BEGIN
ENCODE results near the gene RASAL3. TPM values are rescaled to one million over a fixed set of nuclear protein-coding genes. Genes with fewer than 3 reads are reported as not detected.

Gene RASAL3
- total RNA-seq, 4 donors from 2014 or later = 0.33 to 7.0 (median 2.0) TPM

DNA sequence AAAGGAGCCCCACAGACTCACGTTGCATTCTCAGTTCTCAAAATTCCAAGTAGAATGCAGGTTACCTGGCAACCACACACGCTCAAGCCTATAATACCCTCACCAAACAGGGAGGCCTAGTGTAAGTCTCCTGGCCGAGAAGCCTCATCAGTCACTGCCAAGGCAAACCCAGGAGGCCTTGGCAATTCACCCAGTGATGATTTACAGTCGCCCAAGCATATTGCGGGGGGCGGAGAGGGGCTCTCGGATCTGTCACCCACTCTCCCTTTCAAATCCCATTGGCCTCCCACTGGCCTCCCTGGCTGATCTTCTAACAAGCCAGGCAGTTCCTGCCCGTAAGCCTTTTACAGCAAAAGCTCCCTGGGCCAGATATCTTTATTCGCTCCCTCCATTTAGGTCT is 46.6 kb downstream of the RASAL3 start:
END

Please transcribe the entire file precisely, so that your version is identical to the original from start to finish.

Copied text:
ENCODE results near the gene RASAL3. TPM values are rescaled to one million over a fixed set of nuclear protein-coding genes. Genes with fewer than 3 reads are reported as not detected.

Gene RASAL3
- total RNA-seq, 4 donors from 2014 or later = 0.33 to 7.0 (median 2.0) TPM

DNA sequence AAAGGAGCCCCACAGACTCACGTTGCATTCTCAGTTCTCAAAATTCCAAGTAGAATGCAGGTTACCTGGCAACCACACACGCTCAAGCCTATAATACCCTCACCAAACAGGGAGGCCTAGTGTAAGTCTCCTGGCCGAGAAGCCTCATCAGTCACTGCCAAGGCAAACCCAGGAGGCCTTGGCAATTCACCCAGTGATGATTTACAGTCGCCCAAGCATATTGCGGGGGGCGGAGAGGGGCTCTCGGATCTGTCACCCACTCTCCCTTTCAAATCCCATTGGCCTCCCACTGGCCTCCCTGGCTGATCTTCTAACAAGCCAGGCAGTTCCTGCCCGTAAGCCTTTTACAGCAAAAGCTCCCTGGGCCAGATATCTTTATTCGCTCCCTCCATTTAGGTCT is 46.6 kb downstream of the RASAL3 start: